Worried about your personal safety on Halloween? Afraid to leave your house unguarded, because of potential break-ins while you’re at the party across town? Think crime spikes on Halloween?
Seriously? That may depend on where you live, what day of the week Halloween occurs and whether or not it’s cold that night. Apparently, criminals don’t like to go out on cold and rainy nights any more than we do.
A Columbus, Ohio, TV program – Crime Tracker10 – looked into safety on Halloween in 2013, wondering if there were more break-ins while people were out trick-or-treating. And they found nothing remarkable at all, just some underage drinking, and occasional theft. They had to look back at statistics from several years ago to find anything as serious as disorderly conduct on the books. They did find that the area police departments traditionally put on extra patrol officers that night. A visible cop presence may be enough to keep the unfriendlies at home for the night.
Boston area residents don’t seem to have the same experience. The numbers on this chart published by the Boston Globe shows violent crime rates in the city during a four-year period. “The evening violent crime count on October 31 is about 50 percent higher than on any other date during the year, and twice the daily average.” Pretty grim. I would stay home or drive my kids to a party, walk them to the door, and not do any neighborhood trick-or-treating.
A website devoted to information about forensics colleges found that certain areas of the country focus on prevention of specific Halloween crimes:
- Orlando, Florida – on the alert for adults wearing masks
- Georgetown, Washington, DC – watching for burglars
- South L.A. – watching out for children running from between parked cars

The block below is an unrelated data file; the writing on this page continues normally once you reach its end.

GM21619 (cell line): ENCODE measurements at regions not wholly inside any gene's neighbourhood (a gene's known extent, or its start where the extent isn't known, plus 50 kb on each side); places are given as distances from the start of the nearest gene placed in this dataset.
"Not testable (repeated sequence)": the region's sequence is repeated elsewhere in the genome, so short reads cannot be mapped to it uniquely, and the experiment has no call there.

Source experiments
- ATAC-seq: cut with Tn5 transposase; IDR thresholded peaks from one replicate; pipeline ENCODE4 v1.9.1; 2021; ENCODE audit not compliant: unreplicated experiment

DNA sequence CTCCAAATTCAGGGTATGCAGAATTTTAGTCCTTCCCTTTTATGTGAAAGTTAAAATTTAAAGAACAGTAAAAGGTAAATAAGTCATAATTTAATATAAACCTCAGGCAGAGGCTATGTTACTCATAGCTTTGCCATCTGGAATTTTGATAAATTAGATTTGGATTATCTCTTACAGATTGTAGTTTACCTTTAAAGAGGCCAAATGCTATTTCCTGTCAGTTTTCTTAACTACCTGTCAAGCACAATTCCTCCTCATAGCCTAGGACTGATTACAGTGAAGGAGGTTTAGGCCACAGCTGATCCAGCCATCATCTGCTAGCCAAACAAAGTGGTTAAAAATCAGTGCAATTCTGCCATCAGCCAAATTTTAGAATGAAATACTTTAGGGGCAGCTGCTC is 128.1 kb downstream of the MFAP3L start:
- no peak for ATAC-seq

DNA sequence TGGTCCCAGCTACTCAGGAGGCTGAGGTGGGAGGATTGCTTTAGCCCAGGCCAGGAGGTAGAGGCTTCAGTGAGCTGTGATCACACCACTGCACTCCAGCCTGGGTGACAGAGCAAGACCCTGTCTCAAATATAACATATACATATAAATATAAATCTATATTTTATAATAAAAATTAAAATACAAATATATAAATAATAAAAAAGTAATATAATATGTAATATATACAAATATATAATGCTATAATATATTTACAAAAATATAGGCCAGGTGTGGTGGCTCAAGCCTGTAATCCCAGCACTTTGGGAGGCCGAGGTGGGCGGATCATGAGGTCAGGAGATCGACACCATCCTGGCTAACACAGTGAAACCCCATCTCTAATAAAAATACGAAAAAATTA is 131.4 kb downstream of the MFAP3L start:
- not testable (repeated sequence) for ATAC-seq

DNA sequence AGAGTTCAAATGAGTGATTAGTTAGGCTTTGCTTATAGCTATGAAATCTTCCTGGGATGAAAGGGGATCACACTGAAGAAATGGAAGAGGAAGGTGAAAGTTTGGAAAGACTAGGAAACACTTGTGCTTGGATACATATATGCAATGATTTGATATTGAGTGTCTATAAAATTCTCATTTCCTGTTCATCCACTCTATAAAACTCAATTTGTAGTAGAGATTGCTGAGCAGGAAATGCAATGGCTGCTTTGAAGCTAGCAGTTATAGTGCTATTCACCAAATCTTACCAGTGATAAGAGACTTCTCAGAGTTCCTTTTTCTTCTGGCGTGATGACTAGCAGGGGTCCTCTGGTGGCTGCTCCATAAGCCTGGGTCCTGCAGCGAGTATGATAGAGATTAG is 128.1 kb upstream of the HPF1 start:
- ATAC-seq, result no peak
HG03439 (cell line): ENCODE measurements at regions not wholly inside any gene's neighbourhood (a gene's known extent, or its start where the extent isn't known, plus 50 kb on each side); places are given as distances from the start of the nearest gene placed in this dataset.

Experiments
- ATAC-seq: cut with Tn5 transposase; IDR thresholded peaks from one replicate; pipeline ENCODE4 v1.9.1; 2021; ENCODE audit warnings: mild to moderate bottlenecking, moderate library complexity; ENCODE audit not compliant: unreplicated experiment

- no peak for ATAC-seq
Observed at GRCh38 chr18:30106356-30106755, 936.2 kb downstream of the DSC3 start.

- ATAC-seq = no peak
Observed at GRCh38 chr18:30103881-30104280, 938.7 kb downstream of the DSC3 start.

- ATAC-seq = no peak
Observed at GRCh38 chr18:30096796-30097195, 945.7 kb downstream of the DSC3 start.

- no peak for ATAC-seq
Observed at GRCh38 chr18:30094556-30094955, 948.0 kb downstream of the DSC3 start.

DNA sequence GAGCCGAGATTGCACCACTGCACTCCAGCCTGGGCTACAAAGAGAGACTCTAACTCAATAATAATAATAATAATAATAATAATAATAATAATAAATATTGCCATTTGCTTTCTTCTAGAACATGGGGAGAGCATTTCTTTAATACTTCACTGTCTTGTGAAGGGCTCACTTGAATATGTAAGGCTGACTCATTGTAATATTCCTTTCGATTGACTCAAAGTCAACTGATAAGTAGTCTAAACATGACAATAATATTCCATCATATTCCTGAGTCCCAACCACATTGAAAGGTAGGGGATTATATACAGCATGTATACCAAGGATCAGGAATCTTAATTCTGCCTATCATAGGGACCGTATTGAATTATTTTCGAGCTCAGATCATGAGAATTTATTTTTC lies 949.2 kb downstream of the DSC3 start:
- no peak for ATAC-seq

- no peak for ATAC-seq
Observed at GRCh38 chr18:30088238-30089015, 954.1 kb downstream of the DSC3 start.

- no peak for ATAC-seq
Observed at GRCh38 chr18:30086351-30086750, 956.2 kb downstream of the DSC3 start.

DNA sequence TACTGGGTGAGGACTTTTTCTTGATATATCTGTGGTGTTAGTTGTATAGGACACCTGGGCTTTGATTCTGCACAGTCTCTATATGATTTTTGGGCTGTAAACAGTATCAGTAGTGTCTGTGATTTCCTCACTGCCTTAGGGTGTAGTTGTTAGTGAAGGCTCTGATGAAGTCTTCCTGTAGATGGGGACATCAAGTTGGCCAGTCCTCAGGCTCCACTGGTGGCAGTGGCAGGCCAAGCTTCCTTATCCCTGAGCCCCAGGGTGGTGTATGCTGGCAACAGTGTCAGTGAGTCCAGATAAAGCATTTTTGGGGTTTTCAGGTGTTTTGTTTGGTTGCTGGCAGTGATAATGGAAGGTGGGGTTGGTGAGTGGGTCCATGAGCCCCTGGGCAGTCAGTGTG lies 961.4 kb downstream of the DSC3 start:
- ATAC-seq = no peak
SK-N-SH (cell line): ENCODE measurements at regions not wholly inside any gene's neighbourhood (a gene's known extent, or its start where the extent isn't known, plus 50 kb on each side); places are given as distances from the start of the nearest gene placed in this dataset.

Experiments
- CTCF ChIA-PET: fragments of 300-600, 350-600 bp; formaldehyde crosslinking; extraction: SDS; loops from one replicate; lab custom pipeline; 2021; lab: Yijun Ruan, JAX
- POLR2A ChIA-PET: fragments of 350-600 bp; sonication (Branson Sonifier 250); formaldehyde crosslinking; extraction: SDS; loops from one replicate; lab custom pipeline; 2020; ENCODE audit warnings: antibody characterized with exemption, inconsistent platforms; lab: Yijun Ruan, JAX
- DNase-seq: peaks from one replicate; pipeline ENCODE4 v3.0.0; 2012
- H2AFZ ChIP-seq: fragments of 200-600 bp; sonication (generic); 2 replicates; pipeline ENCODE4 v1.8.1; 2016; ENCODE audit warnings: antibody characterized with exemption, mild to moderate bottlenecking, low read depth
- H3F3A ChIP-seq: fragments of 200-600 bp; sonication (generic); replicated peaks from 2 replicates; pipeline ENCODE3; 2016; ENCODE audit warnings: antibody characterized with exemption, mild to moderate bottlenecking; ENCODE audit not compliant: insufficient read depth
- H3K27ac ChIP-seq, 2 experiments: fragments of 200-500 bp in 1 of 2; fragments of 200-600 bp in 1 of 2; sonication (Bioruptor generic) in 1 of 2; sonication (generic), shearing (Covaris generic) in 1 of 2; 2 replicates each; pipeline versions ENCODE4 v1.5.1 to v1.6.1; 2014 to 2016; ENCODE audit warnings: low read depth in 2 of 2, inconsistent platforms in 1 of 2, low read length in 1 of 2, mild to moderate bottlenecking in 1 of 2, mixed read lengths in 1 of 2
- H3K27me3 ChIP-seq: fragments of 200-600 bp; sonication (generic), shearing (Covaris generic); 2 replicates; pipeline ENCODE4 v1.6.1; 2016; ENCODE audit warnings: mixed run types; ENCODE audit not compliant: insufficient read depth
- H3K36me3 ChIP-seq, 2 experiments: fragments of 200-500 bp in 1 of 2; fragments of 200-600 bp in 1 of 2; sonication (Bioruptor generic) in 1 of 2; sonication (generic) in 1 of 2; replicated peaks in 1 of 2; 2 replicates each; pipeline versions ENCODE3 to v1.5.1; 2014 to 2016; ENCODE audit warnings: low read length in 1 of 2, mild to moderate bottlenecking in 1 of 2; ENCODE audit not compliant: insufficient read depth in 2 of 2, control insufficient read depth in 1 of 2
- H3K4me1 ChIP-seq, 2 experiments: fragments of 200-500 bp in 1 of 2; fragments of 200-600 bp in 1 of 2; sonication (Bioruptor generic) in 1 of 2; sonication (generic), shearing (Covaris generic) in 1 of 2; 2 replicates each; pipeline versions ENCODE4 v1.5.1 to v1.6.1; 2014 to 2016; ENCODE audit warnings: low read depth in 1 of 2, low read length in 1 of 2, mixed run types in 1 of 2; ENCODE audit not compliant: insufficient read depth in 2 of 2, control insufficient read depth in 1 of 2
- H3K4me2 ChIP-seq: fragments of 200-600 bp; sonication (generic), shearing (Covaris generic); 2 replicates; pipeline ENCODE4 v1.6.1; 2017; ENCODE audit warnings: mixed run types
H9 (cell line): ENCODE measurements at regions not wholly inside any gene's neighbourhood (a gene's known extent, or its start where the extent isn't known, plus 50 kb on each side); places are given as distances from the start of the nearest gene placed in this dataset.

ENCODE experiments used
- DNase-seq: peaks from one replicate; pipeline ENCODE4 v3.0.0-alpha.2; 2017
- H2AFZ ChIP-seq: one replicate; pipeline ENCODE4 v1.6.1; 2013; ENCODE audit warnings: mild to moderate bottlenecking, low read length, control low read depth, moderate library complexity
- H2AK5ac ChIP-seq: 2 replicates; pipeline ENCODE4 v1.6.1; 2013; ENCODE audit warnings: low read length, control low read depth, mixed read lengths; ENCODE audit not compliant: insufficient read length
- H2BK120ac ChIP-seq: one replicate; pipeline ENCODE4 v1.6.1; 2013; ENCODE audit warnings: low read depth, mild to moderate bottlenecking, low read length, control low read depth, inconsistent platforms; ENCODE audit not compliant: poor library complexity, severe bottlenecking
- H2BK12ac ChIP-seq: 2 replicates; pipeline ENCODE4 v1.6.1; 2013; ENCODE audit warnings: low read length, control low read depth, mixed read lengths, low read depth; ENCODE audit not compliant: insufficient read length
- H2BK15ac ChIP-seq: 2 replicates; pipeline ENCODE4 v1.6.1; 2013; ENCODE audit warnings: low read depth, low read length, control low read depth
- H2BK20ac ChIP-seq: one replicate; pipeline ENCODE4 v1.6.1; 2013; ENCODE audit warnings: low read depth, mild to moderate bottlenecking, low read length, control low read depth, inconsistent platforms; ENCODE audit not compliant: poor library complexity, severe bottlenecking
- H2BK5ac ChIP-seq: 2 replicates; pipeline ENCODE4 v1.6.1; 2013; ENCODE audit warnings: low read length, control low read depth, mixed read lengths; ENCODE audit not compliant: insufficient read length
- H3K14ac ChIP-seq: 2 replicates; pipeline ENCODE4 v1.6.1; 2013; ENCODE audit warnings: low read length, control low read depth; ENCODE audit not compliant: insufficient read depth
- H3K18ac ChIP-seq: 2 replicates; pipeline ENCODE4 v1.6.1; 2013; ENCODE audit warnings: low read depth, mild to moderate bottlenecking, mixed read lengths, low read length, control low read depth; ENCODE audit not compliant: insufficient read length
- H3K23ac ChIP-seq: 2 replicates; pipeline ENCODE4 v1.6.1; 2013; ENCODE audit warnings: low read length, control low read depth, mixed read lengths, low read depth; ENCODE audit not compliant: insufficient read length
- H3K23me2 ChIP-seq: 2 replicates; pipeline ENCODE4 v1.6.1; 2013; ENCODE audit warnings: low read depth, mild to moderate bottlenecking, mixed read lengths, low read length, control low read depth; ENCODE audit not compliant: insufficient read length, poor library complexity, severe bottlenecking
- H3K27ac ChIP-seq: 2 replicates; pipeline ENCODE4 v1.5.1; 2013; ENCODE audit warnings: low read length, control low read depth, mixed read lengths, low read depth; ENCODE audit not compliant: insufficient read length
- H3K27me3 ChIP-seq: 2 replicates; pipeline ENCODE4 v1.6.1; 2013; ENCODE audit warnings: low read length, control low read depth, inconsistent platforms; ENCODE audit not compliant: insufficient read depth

- Lompoc Valley, CA – flamingo flocking (those plastic lawn flamingoes are used as a way to refocus Halloween energy. You can pay to have a bunch of flamingos put on lawns or pay ‘insurance’ to keep from getting ‘flocked.’ (It’s a fundraiser for the PAL)
- San Luis Obispo – increases the staff for the night and doubles the fine for certain offenses
Halloween is celebrated all over the world, and in 2013, a reporter in the UK looked into Halloween crime in the USA. He found some pretty nasty cases, but I’ll only chat about two. You can read about the rest by clicking on the link.
1) A nine-year-old girl dressed in a black costume, complete with black hat and white tassel, was accidentally shot by a relative who thought she was a skunk. She was outside her house in Pennsylvania when he fired a shotgun, hitting her in the shoulder, arm, back and neck.
I don’t know about you, but all the nine-year-olds I ever met were at least four times the size of the biggest skunk I’ve ever seen. The report did not mention whether alcohol was involved.
2) When people in Delaware saw a body hanging from a tree in 2005, they assumed it was a Halloween decoration. Nope. By the time anyone realized that it was actually a dead woman, she had been there for three hours.
By Anthony Bond: http://www.mirror.co.uk/news/uk-news/halloween-2013-eight-real-life-2657825
I doubt that I will be able to pass an outdoor Halloween display again, without checking to see that the scarecrows really are made of straw.
Stay safe everyone and have a Happy Halloween!
2 thoughts on “KN, p. 124 “Is there more crime on Halloween?””
A friend of ours who patrols in a more crime-ridden part of Michigan usually does extra duty on Halloween, as do most state troopers. As you mentioned in your article, they are watching over trick-or-treating children more than anything else. We surely do want to keep our kids safe!! Love the article!!
Thanks, Sue. 🙂
Most of the research pointed to an increased police presence as being helpful to keeping crime down, but the crazies are still a concern. It’s good that law enforcement puts the emphasis in the right place while the children are out and about.
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